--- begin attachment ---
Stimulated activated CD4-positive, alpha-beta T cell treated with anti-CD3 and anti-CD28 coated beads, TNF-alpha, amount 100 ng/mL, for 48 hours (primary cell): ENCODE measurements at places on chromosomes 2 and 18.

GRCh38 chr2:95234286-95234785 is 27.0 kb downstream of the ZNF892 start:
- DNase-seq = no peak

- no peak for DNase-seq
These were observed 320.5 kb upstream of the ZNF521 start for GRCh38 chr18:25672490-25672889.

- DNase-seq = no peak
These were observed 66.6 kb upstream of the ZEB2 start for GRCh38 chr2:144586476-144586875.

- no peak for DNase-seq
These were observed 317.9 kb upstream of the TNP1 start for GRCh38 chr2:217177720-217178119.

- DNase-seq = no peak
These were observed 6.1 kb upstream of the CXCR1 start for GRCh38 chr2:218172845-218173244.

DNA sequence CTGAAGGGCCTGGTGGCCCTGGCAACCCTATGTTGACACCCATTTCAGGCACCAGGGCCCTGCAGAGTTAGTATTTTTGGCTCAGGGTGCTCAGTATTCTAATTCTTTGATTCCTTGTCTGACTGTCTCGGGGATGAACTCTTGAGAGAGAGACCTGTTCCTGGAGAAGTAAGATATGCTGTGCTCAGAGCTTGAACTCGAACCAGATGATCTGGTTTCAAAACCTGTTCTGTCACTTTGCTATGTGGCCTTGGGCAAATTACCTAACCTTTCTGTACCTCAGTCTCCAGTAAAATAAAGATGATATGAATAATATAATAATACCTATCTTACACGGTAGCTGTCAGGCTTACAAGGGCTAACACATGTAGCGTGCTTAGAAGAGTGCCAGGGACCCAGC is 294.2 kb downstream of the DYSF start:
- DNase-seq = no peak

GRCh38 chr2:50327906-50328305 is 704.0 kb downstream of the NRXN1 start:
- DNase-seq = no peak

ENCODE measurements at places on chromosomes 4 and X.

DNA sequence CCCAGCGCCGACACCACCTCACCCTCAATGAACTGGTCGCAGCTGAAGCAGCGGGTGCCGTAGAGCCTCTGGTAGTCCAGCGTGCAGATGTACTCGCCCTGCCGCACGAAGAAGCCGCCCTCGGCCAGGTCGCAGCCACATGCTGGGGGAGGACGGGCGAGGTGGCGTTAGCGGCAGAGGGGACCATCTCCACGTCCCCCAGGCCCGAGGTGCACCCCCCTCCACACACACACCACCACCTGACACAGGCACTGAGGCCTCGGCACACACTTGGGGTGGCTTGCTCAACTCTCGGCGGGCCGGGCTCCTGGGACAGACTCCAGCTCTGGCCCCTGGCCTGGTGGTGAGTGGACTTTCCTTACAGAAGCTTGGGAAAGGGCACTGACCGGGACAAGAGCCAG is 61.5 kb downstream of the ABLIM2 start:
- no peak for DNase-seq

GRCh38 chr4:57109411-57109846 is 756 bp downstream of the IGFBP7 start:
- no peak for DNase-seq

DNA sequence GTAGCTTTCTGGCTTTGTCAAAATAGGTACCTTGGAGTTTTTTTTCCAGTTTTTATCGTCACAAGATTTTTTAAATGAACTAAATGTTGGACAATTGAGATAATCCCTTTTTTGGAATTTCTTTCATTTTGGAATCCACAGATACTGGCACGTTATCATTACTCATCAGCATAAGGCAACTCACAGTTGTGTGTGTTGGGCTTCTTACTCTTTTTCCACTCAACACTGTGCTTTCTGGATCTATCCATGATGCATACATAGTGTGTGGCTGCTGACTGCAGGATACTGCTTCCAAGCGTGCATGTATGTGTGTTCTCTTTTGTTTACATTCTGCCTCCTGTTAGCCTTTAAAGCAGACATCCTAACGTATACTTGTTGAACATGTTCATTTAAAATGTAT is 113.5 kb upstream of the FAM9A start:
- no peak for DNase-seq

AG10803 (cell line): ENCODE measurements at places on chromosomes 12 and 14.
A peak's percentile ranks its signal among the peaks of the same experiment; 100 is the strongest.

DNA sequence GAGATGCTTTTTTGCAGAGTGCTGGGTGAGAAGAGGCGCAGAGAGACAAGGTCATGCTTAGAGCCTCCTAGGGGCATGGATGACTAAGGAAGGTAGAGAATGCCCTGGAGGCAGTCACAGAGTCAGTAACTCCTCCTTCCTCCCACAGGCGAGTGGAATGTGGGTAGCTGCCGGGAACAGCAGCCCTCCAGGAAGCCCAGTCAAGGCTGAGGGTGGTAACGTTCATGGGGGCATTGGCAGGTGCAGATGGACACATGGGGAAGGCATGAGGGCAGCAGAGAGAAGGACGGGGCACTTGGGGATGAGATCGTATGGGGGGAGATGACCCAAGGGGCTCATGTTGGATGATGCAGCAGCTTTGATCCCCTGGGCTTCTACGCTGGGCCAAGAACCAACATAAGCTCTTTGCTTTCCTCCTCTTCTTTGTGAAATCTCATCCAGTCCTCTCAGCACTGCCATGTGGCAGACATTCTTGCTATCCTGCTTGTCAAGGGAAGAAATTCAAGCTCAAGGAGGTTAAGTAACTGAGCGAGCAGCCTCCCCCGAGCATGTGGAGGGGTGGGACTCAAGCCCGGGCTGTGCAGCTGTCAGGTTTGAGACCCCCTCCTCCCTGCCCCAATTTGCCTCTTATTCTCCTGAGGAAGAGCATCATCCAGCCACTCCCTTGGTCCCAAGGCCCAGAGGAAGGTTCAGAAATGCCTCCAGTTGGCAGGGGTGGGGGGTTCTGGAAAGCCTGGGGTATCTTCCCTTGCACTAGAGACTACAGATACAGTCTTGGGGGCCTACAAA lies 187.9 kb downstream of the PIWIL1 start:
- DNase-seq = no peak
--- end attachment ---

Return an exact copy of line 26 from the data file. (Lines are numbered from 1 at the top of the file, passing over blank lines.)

- DNase-seq = no peak